It will be understood that the above description of the present invention is susceptible to various modifications, changes and adaptations, and the same are intended to be comprehended within the meaning and range of equivalents of the appended claims.

Claims (4)

What is claimed is:
1. A method for forming a connecting sleeve having an internal groove at the end section of a tube made of crystalline or partially crystalline thermoplastic material in which the end section, which has a free frontal end, is heated to the deformation temperature, is then axially preliminary upset in a heatable upsetting device which defines an annular gap until the annular gap is filled, thus increasing the wall thickness of said end section, and is then shaped to form the connecting sleeve during axial displacement in a molding device and is finally cooled, comprising:
(1) heating the end section to a a processing temperature within the range of the deformation temperature, which is relatively narrow, and up to almost the crystalline melting temperature of the thermoplastic material, and when the end section reaches the processing temperature, preliminary upsetting the end section in the preliminary upsetting device by the application of a first axial upsetting force so that the preliminary upsetting begins in the free frontal end of the end section and continues until the annular gap in the preliminary upsetting device is filled,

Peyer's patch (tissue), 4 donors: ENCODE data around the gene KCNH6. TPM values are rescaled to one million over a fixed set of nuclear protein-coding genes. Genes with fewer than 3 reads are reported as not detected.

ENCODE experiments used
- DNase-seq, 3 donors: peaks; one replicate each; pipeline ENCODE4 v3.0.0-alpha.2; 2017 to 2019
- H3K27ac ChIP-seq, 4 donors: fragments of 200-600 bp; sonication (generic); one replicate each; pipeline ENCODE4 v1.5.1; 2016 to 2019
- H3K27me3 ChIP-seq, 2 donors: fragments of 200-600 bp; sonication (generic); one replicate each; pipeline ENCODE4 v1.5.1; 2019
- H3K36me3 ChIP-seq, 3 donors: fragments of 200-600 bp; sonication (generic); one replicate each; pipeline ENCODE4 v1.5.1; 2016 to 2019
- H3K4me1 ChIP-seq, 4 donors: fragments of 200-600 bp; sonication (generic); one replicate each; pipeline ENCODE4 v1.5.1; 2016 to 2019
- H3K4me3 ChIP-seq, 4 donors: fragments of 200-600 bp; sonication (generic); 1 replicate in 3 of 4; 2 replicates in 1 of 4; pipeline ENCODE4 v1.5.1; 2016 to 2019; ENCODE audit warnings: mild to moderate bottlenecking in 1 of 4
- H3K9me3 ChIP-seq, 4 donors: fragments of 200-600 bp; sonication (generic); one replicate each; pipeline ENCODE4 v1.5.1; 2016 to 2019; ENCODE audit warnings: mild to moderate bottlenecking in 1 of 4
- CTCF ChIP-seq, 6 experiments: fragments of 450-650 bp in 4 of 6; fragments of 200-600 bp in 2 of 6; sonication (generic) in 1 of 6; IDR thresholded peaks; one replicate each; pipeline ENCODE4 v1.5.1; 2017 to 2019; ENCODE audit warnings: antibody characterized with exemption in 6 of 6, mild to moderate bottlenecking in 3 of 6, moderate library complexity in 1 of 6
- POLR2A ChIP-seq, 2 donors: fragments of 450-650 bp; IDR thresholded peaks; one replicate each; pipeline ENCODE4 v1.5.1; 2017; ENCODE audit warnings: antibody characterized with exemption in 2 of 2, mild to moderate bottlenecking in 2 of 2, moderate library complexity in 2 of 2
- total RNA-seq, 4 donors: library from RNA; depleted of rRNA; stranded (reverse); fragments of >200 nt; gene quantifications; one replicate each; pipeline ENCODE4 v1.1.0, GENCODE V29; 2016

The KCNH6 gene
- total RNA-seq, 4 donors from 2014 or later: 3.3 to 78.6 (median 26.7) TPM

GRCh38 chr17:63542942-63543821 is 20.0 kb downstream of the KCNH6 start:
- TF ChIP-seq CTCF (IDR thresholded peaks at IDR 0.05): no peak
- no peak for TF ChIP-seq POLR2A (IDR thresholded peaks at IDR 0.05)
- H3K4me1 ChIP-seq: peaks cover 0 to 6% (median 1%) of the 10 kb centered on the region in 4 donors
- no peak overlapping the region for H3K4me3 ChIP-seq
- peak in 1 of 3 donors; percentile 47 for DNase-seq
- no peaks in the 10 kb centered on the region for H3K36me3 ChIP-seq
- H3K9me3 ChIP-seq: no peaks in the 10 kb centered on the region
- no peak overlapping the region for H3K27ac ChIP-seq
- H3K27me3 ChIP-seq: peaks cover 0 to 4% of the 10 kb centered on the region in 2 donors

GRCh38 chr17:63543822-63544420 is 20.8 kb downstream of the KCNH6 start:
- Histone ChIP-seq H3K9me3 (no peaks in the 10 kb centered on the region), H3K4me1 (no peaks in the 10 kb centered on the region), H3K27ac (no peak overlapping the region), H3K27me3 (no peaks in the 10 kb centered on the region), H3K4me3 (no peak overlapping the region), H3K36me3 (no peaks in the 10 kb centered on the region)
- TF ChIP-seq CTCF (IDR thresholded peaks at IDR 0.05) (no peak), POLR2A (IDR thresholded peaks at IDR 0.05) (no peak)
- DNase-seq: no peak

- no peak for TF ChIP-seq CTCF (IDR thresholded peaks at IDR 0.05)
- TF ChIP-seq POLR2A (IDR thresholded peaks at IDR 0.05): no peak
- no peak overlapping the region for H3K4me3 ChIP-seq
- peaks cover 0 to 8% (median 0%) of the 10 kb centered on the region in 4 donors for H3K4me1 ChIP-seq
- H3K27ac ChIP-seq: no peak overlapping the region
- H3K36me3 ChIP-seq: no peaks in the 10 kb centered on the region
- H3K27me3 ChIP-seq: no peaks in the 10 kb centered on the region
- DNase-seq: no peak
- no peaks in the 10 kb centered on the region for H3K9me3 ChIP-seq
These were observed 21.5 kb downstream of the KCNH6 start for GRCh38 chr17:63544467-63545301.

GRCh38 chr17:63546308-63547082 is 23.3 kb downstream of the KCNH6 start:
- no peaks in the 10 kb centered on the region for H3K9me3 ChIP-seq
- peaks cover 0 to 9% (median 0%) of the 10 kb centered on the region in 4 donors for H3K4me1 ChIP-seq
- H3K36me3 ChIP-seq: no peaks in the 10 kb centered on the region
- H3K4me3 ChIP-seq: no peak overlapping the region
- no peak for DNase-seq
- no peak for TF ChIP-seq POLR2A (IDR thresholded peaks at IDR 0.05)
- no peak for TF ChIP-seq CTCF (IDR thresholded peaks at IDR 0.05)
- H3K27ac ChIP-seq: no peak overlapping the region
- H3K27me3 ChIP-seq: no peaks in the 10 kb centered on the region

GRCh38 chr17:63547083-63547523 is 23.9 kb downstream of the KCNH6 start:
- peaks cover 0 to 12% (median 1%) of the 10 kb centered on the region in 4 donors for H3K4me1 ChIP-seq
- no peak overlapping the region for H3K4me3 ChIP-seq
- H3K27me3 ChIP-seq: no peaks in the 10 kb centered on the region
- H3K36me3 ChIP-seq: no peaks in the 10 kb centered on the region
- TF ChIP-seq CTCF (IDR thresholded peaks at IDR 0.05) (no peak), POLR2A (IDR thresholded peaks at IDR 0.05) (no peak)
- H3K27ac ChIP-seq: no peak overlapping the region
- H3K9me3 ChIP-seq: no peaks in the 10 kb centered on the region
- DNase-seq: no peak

(2) removing the heated and preliminary upset end section from the preliminary upsetting device, and
(3) bringing the so removed end section immediately to a final shaping device, and applying an axial upsetting force in the final shaping device to form the connecting sleeve while maintaining the temperature of the tube end at the processing temperature.
2. The method as defined in claim 1, wherein the temperature at which preliminary upsetting is performed is a single set temperature.
3. The method as defined in claim 1, wherein the end section is heated to a temperature which is within about 5° C. of the crystalline melting temperature.